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dc.contributor.authorWelsh, Kacy Driscoll
dc.date.accessioned2014-03-04T02:25:14Z
dc.date.available2014-03-04T02:25:14Z
dc.date.issued2006-08
dc.identifier.otherwelsh_kacy_d_200608_phd
dc.identifier.urihttp://purl.galileo.usg.edu/uga_etd/welsh_kacy_d_200608_phd
dc.identifier.urihttp://hdl.handle.net/10724/23557
dc.description.abstractThis experiment was conducted to examine a possible relationship between the development of creativity and the development of intentional cognitive inhibition. Creativity was defined as the creation of something novel and useful and was theorized to be an ability that all people possess to varying degrees. Cognitive inhibition was defined as the suppression of irrelevant items from working memory. It was hypothesized that a decrease in creative ability would occur during the fourth grade, reflecting a beginning understanding and overuse of cognitive inhibition, which would reduce the number of irrelevant items in working memory to such a degree that creative ability would suffer. Forty participants from second grade, fourth grade, sixth grade and college completed two tasks from the Torrance Tests of Creative Thinking (TTCT) and a directed forgetting task designed to measure intentional cognitive inhibition. The hypotheses were not supported. Methodological concerns are discussed as a possible reason for the results.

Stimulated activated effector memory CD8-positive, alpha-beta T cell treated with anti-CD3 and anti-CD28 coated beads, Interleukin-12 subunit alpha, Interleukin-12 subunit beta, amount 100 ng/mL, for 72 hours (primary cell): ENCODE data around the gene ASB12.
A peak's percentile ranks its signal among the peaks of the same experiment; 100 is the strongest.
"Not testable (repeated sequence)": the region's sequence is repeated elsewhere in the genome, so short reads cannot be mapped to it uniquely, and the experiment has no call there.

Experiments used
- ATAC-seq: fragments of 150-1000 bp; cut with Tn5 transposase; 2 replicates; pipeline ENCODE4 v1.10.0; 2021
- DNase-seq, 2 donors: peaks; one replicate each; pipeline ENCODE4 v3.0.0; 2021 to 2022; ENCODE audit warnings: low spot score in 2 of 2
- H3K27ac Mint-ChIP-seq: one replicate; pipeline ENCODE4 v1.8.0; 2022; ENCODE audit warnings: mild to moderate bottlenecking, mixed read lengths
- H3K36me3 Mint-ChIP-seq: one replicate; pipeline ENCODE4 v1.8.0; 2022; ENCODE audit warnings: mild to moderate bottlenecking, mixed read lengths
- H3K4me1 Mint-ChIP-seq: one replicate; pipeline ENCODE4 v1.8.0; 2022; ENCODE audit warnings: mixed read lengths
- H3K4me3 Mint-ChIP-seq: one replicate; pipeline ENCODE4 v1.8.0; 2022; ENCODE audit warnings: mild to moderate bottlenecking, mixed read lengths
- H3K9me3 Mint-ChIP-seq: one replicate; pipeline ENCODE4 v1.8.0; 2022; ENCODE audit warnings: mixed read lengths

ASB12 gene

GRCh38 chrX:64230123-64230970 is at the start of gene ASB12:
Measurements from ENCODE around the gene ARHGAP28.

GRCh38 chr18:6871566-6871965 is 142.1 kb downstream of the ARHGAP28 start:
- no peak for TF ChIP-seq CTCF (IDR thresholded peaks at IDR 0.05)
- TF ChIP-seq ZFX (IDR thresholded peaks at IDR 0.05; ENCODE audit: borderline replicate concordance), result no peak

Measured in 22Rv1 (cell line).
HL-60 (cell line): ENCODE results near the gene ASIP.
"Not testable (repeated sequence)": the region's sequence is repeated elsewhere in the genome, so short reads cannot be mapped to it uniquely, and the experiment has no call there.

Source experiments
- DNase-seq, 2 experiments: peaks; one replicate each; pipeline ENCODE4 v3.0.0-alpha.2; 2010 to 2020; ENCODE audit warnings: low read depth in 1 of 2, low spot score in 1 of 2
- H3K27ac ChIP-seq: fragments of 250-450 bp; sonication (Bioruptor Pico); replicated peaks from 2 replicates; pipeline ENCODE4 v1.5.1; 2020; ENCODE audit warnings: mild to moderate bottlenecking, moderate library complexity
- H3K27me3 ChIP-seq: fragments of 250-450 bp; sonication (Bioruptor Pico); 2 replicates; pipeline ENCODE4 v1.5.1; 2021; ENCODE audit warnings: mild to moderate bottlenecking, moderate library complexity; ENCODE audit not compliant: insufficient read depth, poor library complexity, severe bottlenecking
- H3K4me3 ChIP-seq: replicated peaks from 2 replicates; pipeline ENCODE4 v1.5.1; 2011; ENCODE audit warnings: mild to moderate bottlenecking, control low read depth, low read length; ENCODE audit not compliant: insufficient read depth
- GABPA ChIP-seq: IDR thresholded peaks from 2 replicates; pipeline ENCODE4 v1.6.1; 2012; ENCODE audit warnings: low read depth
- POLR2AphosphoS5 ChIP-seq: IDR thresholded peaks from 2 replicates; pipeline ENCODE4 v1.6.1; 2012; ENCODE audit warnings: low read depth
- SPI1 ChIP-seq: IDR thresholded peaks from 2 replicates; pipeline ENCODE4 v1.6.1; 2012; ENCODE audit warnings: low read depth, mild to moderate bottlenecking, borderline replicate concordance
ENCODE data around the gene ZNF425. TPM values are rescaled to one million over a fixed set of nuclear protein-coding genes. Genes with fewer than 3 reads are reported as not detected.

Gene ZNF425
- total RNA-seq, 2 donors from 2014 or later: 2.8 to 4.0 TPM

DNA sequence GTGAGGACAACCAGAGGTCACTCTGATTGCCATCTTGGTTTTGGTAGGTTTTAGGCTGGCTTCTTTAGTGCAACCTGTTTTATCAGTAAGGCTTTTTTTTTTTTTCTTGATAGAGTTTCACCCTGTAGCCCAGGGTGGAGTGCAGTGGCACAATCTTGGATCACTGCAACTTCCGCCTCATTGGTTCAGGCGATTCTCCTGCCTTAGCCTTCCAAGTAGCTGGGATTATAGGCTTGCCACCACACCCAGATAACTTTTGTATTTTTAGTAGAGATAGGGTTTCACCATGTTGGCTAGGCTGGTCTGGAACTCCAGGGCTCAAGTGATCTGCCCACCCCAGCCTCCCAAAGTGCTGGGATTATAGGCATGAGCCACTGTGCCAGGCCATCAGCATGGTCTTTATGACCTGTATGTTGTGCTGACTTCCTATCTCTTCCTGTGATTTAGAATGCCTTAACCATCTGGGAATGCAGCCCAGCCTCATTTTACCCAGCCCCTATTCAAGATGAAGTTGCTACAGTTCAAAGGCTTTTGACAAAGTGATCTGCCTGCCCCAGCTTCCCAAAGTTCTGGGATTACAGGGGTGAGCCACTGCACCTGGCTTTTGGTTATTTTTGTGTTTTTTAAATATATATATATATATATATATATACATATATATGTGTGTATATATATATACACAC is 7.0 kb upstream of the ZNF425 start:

dc.languageeng
dc.publisheruga
dc.rightspublic
dc.subjectCreativity
dc.subjectCognitive Inhibition
dc.subjectDevelopment
dc.subjectChildren
dc.subjectTesting
dc.titleCreativity and cognitive inhibition
dc.title.alternativea new interpretation of the development of creativity
dc.typeDissertation
dc.description.degreePhD
dc.description.departmentPsychology
dc.description.majorPsychology
dc.description.advisorKatherine Kipp
dc.description.committeeKatherine Kipp
dc.description.committeeJanet Frick
dc.description.committeeTom Hebert


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